In Chicago and all across Illinois, construction workers live in fear of workplace accidents. Construction accidents have the potential to cause life-altering injuries or even to be deadly. There exists a large system of state and federal laws to keep workers safe on the job and to compensate workers when they are injured on the job, but sometimes the worker is injured by an action of a third party.
Recently, one construction worker was killed and three others injured while they worked on Interstate 64 in St. Clair in downstate Illinois. The workers were injured when a car traveling on the road crashed into their construction site. It was later revealed that the driver of the car was on a muscle relaxer and Ambien at the time of the crash.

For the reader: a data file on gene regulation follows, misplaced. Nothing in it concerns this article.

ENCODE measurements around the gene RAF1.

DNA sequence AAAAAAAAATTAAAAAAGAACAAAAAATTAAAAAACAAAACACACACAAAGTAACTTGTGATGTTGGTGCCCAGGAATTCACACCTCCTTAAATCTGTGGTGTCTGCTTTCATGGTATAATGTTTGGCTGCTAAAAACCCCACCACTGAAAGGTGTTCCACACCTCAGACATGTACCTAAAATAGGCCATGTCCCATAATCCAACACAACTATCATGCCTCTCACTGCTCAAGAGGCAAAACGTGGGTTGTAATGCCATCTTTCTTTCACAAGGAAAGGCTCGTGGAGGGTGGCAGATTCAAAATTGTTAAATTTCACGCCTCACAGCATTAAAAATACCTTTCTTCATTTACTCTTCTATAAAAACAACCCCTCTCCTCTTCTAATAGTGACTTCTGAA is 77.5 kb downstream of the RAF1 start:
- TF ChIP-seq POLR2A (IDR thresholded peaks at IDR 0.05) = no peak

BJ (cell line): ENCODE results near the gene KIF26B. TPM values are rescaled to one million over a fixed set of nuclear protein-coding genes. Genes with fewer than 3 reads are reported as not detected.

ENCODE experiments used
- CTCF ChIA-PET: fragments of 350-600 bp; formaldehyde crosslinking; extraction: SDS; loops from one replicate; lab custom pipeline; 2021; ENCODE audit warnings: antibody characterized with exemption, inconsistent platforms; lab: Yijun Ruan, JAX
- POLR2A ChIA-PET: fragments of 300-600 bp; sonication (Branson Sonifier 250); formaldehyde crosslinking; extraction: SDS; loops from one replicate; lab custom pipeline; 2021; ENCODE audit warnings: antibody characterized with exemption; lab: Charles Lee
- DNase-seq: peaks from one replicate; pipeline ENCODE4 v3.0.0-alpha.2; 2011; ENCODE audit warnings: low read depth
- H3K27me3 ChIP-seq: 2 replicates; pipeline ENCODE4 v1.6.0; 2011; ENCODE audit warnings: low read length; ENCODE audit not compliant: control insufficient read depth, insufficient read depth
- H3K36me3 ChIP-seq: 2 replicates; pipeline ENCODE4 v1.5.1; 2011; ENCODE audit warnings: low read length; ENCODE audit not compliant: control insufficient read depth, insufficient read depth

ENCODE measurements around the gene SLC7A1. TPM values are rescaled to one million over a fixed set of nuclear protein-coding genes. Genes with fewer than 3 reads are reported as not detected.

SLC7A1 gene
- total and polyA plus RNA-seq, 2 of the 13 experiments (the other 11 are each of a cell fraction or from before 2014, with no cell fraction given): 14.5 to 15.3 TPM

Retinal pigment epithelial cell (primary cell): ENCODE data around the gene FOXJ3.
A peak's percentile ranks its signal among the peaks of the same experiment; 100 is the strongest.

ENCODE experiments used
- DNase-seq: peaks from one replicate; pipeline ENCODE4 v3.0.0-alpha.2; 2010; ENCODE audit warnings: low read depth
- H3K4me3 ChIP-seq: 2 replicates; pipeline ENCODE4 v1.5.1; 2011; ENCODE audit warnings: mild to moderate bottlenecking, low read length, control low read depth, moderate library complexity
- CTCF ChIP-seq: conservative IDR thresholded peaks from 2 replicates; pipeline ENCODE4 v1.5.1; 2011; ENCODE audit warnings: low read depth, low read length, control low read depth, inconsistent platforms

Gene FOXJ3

Generally, recovery for construction site accidents is covered by workers' compensation. Workers' compensation is a set of laws designed to compensate workers for accidents they suffer while on the job. Worker's compensation is often limited, however. A worker must have been injured in the course of his or her employment, and generally the worker cannot sue his or her employer for damages beyond what the workers' compensation laws provide.
If the party at fault was not covered by workers' compensation laws, but rather was a third party, the potential recovery is not so limited. If a third party was at fault, the construction worker may be able to recover for the construction accident through a civil lawsuit.
In this recent construction accident, criminal charges have been filed. While criminal charges can address blame for these accidents, workers' compensation and civil lawsuits can address other issues and help with monetary recovery.
Source: KMOV "Driver charged in deadly I-64 construction zone accident," Matt Sczeny, Sept. 14, 2012